How does it work?
As a background service, it is able to call Chocolatey with an administrative account that is configured by you. It is secure communication that only starts once Chocolatey is configured to work with the background service.
What's the minimum Chocolatey licensed extension version that I need to install the agent?
chocolatey.extension version 1.8.4+.
How is it secure?
For background mode / self-service installer:
- Commands are ignored unless they come from the business edition of Chocolatey.
- Chocolatey installs can only be done from approved, configured sources.
- The background service validates commands prior to running.
- Attempted abuses of the service are logged for further review by an administrator later.
For the central console:
- Coming later when central console is more complete.
- Communication will be done over TLS (w/self-signed certificate) or another medium with message encryption
Do you have an example of a message that goes across the agent service named pipe, from the client?
The message is a serialized object that contains:
- hashed passcode - SHA512 Hash of args, user, current directory, and a salt value only shared with agent and licensed edition
- command arguments to run - verified against validation checks
- username - this is what we'll use to ensure things like desktop shortcuts, etc
- timeout - how long before the command should timeout (from choco config)
- working directory - where is the context of this being executed, in case there are things to place relative to current directory
Here is the interface:
void run_choco_command(string passcode, IEnumerable<string> arguments, string userName, int timeout, string workingDirectory);
Keep in mind this message is only put on localhost. It does not go over any networks.
What is the purpose of the hash that is used to protect the named pipe?
You may notice the hash changes every time based on what command is called. This is a security measure to ensure the call is coming from a configured Chocolatey client and not from another source. The agent will ignore anything that does not match up.
Does the agent service or Chocolatey stop installation from unconfigured sources?
The agent stops unconfigured sources from installation. Right now it simply logs those abuses to the log file (that is locked down to admins for modify). The log file can be slurped into a tool like Splunk. Alternatively considering this is preview and we are waiting for feedback, we can look to providing those alerts in a different way, like the event log. We welcome any feedback on how you might like to see this.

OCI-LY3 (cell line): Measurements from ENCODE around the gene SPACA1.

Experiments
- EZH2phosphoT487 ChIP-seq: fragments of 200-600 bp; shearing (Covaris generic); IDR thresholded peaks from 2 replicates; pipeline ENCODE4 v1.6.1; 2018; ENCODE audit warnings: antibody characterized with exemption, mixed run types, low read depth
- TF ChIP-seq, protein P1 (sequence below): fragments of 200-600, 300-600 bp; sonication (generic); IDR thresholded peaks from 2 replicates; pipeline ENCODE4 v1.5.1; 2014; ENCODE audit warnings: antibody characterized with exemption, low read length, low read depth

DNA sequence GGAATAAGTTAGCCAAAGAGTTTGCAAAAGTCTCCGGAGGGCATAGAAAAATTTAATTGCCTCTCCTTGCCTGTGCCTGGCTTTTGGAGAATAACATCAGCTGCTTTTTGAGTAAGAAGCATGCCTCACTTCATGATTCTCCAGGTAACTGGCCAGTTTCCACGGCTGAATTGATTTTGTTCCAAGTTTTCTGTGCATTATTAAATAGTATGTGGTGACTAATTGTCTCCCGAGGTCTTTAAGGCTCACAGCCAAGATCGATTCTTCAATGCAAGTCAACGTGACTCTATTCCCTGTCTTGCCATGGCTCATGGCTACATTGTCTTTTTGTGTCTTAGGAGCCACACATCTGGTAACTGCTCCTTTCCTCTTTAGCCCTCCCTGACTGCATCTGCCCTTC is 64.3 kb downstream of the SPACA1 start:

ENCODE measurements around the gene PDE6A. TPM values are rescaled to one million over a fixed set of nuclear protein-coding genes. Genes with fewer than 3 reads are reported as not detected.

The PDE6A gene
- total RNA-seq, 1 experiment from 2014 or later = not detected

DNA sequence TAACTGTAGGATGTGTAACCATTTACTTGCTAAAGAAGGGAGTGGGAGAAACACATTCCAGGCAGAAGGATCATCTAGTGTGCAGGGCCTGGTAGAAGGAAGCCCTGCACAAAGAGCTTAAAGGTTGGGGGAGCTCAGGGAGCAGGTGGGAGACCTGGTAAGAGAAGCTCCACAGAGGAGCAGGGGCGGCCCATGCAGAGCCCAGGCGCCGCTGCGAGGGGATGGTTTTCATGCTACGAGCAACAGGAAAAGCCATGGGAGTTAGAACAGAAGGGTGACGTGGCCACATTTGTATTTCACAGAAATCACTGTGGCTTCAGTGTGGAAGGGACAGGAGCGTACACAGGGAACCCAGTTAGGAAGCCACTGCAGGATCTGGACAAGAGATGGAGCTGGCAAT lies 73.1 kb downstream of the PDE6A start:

Chocolatey doesn't stop unconfigured sources for install, it lets the agent do so. Once Chocolatey is in background mode, all commands for install/upgrade go through the agent service.
The one exception is when someone calls
--run-actual in their arguments. But there is no escalation of privilege here because they would be running that under their own user context and thus only have the permissions granted to them already.
I'm having trouble seeing packages on a file share source
The Chocolatey Agent service installs as LocalSystem by default, which may not have access to UNC shares. We recommend changing the service to a named account that is a local admin that would also have network access. You can do that in the Service Manager properties for the service itself (future state through package parameters). Please note you would need to make this change on each upgrade of the Agent until it is supported in the packaging itself.
So if you've set up a source like
choco source add -n="'name'" -s="'\\unc\packages'" --priority=1, by default this won't work with the Chocolatey Agent. You would need to grant access to machines or anonymous access to the share (Everyone Read is likely not enough).
A great read on your options can be found at the following Stack Exchange links:
A way to do this with LocalSystem (the default):
- Create a global group on the Domain
- add all machines to this group
- Add this group to the share permissions with "Read" Access
- Add this group to the NTFS permissions with "Read" Access
Note: You'll need to add this group itself and not nest it inside of another one.